Dale Sheldon-Hess said...

"That is not Ralph Nader's fault, nor is it the fault of people who voted for Ralph Nader."

You're absolutely right, and I'm not assigning any blame to them: blame does not factor into. I'm using "spoiler" in a purely clinical sense.

If you want me to use a more technical/less loaded term for "spoiler", I can say "failure as respecting the independence of irrelevance alternatives," or "IIA failure."

"It is specifically the fault of people who voted for Bush."

And THEY did nothing wrong either; they voted, presumably honestly, and got what they wanted. You wouldn't demand that they do something different just to make you happy, would you?

I assign blame to the SYSTEM used to adjudicate the election. We WANT a system that (among other things) rewards us when we vote in a way that is consistent with our beliefs. When there is an IIA failure, it means that some people, who voted honestly, would have been better rewarded for voting dishonestly. I think that's bad; don't you? It's bad for them, it's bad for the candidates they support. And it's worse when, as is often the case, a great many people choose to seize that small reward, and vote dishonestly.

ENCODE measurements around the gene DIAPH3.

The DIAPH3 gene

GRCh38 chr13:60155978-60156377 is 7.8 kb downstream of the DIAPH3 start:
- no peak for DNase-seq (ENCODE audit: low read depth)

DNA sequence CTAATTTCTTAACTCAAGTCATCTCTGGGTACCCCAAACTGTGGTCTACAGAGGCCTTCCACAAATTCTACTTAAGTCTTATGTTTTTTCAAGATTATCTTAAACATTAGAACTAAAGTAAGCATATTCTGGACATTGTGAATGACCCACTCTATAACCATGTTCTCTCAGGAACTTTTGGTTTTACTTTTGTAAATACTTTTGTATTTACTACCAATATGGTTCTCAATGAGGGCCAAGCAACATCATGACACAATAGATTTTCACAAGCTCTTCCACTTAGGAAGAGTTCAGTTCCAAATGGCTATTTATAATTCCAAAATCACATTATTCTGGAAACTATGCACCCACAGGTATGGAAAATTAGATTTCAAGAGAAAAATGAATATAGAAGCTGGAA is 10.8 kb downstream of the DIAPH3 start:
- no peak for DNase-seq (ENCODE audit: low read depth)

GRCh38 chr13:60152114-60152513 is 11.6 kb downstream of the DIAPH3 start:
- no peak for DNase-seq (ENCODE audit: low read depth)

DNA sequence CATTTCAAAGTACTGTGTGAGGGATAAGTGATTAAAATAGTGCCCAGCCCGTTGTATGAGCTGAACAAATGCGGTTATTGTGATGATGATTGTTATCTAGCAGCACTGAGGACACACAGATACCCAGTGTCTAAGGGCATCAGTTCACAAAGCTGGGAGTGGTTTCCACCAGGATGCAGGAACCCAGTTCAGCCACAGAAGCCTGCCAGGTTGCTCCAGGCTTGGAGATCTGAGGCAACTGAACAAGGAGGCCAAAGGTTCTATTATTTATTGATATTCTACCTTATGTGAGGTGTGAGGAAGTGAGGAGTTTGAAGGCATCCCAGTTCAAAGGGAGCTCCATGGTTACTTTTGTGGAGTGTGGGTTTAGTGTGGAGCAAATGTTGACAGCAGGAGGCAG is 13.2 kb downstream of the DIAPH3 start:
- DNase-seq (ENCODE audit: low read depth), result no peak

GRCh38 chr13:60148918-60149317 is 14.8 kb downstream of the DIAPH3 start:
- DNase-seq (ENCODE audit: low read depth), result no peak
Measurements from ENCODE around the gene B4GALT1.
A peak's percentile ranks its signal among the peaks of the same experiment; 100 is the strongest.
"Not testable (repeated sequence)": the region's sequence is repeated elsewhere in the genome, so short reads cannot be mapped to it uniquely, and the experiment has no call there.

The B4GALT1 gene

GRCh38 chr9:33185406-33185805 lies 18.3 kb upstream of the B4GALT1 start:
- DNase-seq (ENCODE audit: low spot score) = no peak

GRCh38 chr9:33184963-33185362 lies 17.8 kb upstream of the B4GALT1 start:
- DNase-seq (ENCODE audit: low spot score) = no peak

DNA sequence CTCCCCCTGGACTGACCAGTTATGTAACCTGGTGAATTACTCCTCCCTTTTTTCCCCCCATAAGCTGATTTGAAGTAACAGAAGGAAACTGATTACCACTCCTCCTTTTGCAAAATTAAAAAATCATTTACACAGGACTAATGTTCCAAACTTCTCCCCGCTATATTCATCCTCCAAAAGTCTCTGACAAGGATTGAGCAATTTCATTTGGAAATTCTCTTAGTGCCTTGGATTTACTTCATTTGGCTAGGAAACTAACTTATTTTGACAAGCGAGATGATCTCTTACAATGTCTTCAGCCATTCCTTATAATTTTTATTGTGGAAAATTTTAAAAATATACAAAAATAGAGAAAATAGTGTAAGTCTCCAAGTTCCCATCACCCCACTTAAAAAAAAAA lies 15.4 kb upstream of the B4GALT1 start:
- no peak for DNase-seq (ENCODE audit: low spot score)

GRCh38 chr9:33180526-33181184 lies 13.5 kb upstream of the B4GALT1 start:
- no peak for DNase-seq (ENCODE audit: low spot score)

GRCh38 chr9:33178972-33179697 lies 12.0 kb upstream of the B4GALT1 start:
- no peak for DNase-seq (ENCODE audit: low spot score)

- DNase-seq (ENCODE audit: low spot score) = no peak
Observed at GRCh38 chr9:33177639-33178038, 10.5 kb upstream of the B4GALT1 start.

You don't do that: great for you! You're helping society (on average)! Because every voting system works better for society when more voters vote honestly; but each voter can also find an advantage for themselves by voting dishonestly (AKA tactically, AKA for the lesser of two evils). But you can't DEMAND honesty from people while REWARDING dishonesty, and expect that to work.

The system we use, plurality, is the WORST system in this respect. We can get BETTER results by using a BETTER system; one where IIA failures don't happen.

And that's what I'm arguing for here: a system without IIA failures, i.e., one where no one has to worry about spoilers; so more people can, and will, vote honestly; so society elects better leaders. And I expect many of those leaders would be third party members.

The single best way 3rd party supporters have to help their candidates is to fight for a better electoral system. I whole-heartedly believe that. And those systems are approval voting or score voting.

Anonymous said...

The way I see it, it isn't the system that has a problem. It's the politicians. If every candidate running is of low quality, then it doesn't really matter what system you use, the result will be the same - low quality.

If, on the other hand, we (the people) allow only those with the highest quality run, then no matter who wins, the country as a whole wins.

Fixing a system you perceive as broken will avail you nothing if you don't also fix the candidates.